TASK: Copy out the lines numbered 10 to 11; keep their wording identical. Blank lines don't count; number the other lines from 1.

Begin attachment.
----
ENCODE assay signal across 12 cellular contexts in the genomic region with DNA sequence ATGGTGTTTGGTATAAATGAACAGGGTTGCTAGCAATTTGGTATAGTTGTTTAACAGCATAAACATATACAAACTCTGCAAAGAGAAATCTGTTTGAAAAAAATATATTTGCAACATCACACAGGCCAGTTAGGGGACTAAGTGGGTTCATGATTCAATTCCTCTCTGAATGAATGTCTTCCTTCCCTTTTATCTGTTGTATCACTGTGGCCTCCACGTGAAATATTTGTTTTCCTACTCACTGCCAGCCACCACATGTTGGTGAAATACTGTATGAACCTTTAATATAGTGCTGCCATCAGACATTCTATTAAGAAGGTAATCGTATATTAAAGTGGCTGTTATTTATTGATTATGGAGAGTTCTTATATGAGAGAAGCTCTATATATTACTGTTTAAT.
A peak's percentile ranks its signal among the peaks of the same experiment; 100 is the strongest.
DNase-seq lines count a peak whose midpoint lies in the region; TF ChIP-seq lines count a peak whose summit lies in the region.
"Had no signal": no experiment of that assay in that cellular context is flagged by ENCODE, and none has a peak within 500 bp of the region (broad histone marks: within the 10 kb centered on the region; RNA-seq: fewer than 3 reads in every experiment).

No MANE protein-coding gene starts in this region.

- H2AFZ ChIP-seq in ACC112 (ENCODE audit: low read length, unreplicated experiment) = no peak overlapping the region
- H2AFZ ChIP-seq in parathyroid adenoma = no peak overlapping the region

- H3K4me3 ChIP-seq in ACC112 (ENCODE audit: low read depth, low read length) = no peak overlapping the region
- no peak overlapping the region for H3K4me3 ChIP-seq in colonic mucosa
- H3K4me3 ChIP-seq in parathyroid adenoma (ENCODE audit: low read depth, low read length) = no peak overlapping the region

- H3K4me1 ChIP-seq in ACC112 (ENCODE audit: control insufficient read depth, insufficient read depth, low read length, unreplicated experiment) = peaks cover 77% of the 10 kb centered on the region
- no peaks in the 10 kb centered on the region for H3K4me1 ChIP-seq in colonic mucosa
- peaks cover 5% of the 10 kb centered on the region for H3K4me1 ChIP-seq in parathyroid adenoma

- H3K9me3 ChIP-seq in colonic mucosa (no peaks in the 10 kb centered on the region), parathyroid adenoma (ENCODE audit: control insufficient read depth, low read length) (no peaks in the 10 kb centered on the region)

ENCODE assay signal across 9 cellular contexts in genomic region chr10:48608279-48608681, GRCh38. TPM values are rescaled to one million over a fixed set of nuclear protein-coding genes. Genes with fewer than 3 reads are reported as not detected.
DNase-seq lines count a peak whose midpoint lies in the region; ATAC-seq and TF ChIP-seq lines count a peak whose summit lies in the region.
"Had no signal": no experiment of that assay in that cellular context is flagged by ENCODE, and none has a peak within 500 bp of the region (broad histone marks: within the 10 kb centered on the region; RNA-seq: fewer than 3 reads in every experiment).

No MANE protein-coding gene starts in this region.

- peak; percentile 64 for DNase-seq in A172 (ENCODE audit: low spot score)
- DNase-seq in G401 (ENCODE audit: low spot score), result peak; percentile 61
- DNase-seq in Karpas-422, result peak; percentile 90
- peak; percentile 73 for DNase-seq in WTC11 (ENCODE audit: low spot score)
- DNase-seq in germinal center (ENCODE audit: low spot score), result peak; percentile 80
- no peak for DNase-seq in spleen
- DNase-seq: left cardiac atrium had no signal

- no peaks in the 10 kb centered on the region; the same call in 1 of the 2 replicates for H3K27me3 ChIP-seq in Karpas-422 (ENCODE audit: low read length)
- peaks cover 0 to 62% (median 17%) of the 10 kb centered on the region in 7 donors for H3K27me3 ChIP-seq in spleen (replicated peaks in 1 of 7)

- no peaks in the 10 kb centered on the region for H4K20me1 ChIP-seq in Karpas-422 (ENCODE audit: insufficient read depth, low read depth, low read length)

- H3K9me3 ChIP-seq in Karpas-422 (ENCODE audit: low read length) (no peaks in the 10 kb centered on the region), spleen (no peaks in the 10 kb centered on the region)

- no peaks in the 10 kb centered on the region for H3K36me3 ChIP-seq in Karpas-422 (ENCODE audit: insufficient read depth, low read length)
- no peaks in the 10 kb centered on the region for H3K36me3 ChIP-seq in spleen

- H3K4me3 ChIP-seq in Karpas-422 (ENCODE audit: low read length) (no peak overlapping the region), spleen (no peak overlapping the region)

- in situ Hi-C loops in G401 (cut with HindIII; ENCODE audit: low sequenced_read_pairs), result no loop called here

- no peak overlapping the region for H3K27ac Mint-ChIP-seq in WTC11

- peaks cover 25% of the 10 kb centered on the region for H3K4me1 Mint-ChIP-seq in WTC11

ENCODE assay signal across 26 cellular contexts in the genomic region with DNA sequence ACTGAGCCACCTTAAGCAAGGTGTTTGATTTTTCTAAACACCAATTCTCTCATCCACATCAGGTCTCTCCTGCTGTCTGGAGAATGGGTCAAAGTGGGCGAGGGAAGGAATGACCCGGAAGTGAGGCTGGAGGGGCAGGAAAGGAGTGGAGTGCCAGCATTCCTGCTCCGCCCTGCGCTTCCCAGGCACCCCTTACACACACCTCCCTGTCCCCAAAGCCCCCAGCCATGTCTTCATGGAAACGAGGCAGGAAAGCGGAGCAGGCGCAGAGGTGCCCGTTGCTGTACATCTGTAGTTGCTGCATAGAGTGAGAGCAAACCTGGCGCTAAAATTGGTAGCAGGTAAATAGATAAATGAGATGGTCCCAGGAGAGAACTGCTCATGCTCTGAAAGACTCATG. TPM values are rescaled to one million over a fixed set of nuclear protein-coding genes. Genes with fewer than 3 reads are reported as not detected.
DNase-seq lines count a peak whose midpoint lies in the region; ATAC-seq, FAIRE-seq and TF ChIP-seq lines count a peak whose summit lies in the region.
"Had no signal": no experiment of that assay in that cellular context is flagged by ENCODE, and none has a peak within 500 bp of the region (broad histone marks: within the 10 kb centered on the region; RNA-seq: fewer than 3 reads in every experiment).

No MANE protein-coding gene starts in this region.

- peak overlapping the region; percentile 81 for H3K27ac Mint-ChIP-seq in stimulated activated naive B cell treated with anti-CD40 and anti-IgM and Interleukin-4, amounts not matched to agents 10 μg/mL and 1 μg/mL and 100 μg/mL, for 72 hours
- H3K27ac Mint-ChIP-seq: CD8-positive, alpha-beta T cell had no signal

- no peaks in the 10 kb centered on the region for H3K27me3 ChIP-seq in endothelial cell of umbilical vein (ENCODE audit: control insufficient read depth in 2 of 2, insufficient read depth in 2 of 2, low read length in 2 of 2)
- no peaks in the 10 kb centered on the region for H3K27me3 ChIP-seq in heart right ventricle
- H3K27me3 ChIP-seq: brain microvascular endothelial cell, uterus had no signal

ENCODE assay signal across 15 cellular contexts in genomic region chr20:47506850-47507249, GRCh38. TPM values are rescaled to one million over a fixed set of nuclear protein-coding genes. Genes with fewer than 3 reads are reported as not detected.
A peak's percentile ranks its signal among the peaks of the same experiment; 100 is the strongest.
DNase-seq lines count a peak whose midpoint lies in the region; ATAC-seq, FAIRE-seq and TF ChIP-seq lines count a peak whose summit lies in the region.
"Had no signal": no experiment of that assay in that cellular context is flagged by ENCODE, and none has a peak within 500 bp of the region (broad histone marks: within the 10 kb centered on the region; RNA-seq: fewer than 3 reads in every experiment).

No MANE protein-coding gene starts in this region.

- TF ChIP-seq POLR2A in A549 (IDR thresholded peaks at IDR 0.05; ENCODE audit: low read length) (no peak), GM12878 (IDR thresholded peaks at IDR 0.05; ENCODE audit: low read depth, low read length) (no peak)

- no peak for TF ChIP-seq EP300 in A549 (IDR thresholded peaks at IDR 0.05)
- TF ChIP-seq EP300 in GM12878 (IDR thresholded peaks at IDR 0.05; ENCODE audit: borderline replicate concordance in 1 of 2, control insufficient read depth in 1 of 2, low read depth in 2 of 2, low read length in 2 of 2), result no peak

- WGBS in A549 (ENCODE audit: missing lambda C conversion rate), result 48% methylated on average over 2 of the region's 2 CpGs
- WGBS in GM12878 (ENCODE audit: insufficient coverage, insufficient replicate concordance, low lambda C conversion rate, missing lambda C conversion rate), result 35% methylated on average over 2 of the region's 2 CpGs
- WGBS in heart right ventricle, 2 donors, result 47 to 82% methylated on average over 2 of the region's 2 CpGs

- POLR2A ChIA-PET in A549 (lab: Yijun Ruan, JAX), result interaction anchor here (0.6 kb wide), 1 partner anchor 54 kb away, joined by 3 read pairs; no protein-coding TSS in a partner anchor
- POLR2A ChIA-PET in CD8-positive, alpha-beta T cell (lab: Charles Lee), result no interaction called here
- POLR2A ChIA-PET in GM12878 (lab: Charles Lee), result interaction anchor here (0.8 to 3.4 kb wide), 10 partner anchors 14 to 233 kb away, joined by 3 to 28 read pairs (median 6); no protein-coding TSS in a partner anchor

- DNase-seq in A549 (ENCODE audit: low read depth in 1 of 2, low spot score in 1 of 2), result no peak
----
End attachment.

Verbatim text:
- H3K4me3 ChIP-seq in parathyroid adenoma (ENCODE audit: low read depth, low read length) = no peak overlapping the region

- H3K4me1 ChIP-seq in ACC112 (ENCODE audit: control insufficient read depth, insufficient read depth, low read length, unreplicated experiment) = peaks cover 77% of the 10 kb centered on the region